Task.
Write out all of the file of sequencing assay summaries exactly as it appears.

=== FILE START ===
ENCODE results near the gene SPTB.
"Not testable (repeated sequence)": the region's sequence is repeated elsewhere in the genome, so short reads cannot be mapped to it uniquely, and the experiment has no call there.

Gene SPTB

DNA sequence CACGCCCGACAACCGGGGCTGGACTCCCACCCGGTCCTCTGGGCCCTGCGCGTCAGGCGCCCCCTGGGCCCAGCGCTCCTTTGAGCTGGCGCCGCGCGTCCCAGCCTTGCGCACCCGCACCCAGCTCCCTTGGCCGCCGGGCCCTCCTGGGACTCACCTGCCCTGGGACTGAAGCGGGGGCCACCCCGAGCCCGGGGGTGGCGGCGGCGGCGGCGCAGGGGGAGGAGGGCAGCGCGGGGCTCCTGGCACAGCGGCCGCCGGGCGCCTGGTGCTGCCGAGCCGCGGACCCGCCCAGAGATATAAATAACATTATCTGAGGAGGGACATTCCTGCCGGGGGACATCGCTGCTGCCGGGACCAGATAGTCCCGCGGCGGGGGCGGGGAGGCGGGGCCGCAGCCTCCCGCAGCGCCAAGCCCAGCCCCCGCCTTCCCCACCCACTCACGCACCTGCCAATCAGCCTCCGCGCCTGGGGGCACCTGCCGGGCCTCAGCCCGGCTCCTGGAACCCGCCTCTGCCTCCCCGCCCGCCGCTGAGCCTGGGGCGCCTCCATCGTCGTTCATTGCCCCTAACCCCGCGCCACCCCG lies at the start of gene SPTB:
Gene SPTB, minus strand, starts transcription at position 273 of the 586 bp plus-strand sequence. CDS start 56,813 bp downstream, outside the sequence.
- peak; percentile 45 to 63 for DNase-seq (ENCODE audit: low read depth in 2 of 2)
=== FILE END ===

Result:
ENCODE results near the gene SPTB.
"Not testable (repeated sequence)": the region's sequence is repeated elsewhere in the genome, so short reads cannot be mapped to it uniquely, and the experiment has no call there.

Gene SPTB

DNA sequence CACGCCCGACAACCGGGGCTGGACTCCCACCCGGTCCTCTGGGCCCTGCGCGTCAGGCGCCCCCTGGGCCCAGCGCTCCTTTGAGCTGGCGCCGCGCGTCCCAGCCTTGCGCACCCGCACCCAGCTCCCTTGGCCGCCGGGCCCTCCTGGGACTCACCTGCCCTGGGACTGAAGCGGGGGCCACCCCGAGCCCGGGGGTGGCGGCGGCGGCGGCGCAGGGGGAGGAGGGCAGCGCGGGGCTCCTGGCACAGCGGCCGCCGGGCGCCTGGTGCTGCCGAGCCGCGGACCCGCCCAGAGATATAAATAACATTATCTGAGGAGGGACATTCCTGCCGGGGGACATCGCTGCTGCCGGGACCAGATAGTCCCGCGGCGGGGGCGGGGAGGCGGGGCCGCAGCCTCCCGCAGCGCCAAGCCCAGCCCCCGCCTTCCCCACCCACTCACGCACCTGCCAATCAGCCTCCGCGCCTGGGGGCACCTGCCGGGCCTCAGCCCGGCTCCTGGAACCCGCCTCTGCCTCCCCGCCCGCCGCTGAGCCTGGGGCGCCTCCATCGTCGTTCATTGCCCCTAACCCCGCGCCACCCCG lies at the start of gene SPTB:
Gene SPTB, minus strand, starts transcription at position 273 of the 586 bp plus-strand sequence. CDS start 56,813 bp downstream, outside the sequence.
- peak; percentile 45 to 63 for DNase-seq (ENCODE audit: low read depth in 2 of 2)